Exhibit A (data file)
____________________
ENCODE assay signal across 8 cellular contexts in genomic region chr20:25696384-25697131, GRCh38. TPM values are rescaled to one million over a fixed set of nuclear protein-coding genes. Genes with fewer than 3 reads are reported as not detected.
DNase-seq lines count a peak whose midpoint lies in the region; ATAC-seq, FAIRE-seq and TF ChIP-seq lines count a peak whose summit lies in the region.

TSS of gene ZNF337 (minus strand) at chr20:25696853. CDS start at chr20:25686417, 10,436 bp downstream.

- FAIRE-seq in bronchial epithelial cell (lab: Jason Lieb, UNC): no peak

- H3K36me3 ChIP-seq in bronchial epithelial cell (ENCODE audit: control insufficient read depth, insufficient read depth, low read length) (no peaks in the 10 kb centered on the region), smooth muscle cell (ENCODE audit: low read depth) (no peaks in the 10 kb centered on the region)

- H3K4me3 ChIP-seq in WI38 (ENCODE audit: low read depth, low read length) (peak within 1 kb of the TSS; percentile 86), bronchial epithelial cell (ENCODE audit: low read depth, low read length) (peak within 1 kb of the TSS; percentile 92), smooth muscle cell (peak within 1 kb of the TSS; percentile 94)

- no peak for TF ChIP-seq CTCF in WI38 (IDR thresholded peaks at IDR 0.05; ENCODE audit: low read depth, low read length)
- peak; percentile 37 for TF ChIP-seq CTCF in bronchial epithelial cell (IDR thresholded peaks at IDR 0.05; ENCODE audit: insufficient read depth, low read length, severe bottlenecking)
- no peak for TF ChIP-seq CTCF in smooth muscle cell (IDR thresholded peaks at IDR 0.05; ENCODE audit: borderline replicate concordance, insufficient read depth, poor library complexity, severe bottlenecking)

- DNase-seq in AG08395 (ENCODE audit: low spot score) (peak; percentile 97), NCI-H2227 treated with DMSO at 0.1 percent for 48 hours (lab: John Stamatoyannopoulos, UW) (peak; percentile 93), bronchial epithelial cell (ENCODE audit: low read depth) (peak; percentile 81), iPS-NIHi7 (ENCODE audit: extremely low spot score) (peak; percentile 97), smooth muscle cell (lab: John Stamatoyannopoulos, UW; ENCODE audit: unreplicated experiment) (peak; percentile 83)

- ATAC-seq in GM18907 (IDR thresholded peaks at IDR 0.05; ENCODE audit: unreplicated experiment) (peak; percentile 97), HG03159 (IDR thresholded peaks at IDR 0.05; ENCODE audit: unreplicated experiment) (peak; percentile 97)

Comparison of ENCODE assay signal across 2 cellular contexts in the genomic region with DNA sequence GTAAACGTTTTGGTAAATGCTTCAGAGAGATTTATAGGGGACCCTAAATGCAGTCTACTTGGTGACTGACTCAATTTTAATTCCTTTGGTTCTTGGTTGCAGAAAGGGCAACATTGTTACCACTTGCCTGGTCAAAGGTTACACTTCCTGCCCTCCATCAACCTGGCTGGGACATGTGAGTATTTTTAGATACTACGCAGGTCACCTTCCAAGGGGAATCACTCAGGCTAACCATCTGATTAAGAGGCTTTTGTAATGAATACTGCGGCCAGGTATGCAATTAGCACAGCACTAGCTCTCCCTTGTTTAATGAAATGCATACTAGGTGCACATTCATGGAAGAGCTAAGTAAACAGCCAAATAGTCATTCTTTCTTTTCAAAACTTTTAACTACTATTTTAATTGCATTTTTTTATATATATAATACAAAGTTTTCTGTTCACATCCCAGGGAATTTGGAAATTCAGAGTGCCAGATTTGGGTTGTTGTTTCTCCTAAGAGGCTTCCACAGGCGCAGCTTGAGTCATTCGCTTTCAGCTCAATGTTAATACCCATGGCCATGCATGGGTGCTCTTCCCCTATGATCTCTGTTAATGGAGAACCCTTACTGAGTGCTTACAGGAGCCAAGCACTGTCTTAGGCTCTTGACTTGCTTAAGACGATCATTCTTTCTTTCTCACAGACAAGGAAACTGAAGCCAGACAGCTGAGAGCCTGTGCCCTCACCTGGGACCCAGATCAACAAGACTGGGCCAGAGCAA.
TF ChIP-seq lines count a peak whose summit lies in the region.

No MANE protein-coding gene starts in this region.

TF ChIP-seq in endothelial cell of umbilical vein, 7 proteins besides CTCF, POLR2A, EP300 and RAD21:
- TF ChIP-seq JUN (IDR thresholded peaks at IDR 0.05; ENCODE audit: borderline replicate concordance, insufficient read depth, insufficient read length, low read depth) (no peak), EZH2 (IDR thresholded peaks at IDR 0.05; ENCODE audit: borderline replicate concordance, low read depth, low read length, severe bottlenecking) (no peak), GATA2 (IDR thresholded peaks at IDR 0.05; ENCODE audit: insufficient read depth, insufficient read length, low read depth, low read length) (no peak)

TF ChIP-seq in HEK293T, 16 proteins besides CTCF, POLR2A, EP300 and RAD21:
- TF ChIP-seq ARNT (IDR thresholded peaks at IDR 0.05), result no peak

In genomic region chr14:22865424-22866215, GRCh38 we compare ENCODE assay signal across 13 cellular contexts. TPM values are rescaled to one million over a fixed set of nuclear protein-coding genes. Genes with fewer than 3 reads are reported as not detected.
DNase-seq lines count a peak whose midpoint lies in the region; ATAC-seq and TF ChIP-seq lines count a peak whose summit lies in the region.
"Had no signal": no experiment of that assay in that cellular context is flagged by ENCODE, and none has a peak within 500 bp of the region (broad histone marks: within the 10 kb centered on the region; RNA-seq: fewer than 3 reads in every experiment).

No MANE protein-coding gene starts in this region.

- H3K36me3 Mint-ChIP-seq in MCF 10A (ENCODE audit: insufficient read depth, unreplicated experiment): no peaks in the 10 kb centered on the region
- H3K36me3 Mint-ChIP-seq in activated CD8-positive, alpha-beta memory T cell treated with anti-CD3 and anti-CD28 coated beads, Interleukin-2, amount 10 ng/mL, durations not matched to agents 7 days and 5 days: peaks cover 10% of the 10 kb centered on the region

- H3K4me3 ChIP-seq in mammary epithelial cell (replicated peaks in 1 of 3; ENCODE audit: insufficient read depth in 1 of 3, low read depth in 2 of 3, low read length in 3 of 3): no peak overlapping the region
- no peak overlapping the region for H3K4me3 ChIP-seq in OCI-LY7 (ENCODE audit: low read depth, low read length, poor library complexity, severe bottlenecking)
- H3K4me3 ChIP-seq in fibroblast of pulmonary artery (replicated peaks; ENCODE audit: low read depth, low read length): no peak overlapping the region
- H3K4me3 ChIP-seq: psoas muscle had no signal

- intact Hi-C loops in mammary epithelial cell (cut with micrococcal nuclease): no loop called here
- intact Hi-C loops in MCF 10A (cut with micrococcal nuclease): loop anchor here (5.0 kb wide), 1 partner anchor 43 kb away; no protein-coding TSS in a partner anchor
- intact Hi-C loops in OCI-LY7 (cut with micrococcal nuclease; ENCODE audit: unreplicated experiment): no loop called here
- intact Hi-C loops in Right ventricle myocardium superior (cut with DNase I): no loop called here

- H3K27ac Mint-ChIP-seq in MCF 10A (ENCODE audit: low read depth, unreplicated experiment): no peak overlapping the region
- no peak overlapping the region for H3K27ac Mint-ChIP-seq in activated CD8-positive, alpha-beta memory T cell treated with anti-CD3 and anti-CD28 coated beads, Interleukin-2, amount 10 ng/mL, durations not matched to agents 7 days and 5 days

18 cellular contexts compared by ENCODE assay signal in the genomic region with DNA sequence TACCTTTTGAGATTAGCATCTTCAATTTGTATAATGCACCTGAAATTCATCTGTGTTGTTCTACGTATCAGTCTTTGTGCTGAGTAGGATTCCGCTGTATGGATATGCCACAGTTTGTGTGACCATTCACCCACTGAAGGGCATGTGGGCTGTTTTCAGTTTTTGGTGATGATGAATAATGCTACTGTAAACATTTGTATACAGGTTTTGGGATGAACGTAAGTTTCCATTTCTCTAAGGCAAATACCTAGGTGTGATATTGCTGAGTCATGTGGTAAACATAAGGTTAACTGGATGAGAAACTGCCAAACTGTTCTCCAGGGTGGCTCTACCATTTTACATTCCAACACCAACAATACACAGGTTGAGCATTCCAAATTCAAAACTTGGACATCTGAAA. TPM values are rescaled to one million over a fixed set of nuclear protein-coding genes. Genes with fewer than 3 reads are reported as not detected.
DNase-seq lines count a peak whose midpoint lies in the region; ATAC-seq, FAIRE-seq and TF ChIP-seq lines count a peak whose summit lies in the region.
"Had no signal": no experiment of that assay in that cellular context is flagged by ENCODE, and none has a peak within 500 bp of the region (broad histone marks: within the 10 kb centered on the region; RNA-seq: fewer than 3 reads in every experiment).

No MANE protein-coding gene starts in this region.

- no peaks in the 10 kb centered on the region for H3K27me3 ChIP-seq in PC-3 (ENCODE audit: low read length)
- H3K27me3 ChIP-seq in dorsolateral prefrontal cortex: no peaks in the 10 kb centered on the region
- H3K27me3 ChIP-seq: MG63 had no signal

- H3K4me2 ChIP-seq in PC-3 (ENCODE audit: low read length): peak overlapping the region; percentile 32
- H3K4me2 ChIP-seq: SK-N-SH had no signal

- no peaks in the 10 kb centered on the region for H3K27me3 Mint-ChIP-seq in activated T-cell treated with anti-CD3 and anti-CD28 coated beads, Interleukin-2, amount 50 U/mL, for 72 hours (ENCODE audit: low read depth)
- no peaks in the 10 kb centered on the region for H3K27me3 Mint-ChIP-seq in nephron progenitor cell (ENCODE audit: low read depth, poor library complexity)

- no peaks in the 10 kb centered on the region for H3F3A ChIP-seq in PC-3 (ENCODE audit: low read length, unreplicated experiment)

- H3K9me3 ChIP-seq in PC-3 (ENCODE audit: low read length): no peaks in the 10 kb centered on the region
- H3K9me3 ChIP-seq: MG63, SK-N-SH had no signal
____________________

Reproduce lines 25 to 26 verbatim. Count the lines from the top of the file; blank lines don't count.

- H3K4me3 ChIP-seq in mammary epithelial cell (replicated peaks in 1 of 3; ENCODE audit: insufficient read depth in 1 of 3, low read depth in 2 of 3, low read length in 3 of 3): no peak overlapping the region
- no peak overlapping the region for H3K4me3 ChIP-seq in OCI-LY7 (ENCODE audit: low read depth, low read length, poor library complexity, severe bottlenecking)